Monday, September 17, 2012

New Nanos Poll: 32.4% Con, 30.4% NDP, 24.6% Lib

The new Nanos poll is out for the federal scene, and thanks to a forward from my riding association's next president, Diane Elliott, I can get it out there quickly (well, for me anyways)!

This will have to be done before the Harris-Decima poll that came out recently, simply because I can't find totally detailed numbers yet.

Nanos Research (Sept 4-9):
Conservative: 32.4% (-1.2%) - 143 seats
New Democratic: 30.4% (+0.1%) - 118 seats
Liberal Party: 24.6% (-1.9%) - 74 seats
Bloc Québécois (QC Only): 20.5% (+3.3%) - 2 seats
Green Party: 5.0% (+0.6%) - 1 seat

Compared to the last Nanos poll, everyone has a little bit to worry about; the Conservatives and Liberals dropped, the NDP stagnated, the Bloc is still in around 15-20% in Quebec, and the Greens are continuing to go nowhere. It's not a great poll for anyone, though compared to the news about Harris-Decima's poll, the NDP are probably happy to be around 30% still.

Regionally, the NDP are doing very poorly in Quebec, with only 33.7% in this Nanos poll, compared to nearly 39% in the last poll, and even higher in most other polls (except for Harris-Decima, which apparently has them in the low thirties). There has been a fairly consistent trend down for the New Democrats in the province after the rise that Mulcair's ascendancy to the leadership gave them, as shown in this 308.com chart:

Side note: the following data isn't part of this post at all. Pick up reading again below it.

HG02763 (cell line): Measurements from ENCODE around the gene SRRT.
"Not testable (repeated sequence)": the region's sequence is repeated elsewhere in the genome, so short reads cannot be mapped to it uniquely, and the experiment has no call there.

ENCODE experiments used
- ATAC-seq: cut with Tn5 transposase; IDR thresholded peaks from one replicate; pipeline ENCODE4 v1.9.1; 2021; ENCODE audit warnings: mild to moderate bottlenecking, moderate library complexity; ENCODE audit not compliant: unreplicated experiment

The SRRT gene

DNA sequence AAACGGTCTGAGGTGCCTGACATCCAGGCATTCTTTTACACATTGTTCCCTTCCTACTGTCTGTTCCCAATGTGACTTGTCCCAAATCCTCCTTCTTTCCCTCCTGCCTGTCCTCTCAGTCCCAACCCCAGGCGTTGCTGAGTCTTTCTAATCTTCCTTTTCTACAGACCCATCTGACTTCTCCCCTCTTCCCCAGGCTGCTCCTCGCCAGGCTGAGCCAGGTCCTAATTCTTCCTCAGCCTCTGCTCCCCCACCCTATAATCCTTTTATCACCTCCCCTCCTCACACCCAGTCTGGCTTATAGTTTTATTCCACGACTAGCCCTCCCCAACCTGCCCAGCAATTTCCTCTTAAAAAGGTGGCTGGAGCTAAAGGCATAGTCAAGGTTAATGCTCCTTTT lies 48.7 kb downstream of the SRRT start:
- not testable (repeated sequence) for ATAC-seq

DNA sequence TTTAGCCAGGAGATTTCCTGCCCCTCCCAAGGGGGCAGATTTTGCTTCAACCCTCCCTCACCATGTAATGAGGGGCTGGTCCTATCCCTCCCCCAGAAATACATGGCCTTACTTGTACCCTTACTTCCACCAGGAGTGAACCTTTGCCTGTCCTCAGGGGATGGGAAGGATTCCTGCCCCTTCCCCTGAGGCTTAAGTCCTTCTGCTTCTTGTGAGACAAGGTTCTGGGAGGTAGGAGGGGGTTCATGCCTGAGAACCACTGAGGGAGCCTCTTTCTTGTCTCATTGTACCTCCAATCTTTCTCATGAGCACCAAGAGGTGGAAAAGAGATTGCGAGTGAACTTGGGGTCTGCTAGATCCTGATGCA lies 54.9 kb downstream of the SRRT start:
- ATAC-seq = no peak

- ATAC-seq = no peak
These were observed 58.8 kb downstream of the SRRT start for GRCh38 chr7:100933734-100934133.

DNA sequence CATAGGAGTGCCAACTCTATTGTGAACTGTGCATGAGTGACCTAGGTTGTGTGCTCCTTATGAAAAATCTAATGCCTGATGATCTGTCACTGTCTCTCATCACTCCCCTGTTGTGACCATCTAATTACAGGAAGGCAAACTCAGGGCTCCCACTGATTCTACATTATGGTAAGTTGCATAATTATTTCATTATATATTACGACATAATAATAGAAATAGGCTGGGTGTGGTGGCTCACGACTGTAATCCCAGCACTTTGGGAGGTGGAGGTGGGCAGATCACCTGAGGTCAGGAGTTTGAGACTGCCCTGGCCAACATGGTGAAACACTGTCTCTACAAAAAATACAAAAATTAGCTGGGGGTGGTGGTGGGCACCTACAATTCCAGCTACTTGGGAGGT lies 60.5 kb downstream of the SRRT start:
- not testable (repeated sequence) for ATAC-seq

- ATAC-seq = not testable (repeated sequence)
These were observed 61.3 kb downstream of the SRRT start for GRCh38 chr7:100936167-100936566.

Current polling is putting the NDP ever lower, which does not bode well for them in the future. The Liberals rise in Quebec, meanwhile, is paying off quite well; with this poll, we'd win 18 seats in the province. All but two are within the Montréal RMR (Brome--Missisquoi and the new riding of Gaspésie--Les Îles).

But the NDP are polling well in Ontario, up at 32.9%, compared to 35.4% for the Conservatives. The Liberals aren't too far behind, though, which means the Conservatives continue to win upwards of 60 or so seats.

When I get into the Harris-Decima poll, either tonight or tomorrow, I'll be mentioning a key word: trend. The trend was the NDP battling with the Conservatives for first, often times coming ahead of them, and usually around the 35% mark. The Liberals meanwhile suffered back near, and often under, 20%. But since mid-July, the tables have seemingly started to shift. Whether it holds, I can't say, but it may be the case that Thomas Mulcair's shine has worn off; that, or the summer lull has hurt the opposition more. I'll look at both cases once I get the final numbers for Harris-Decima.

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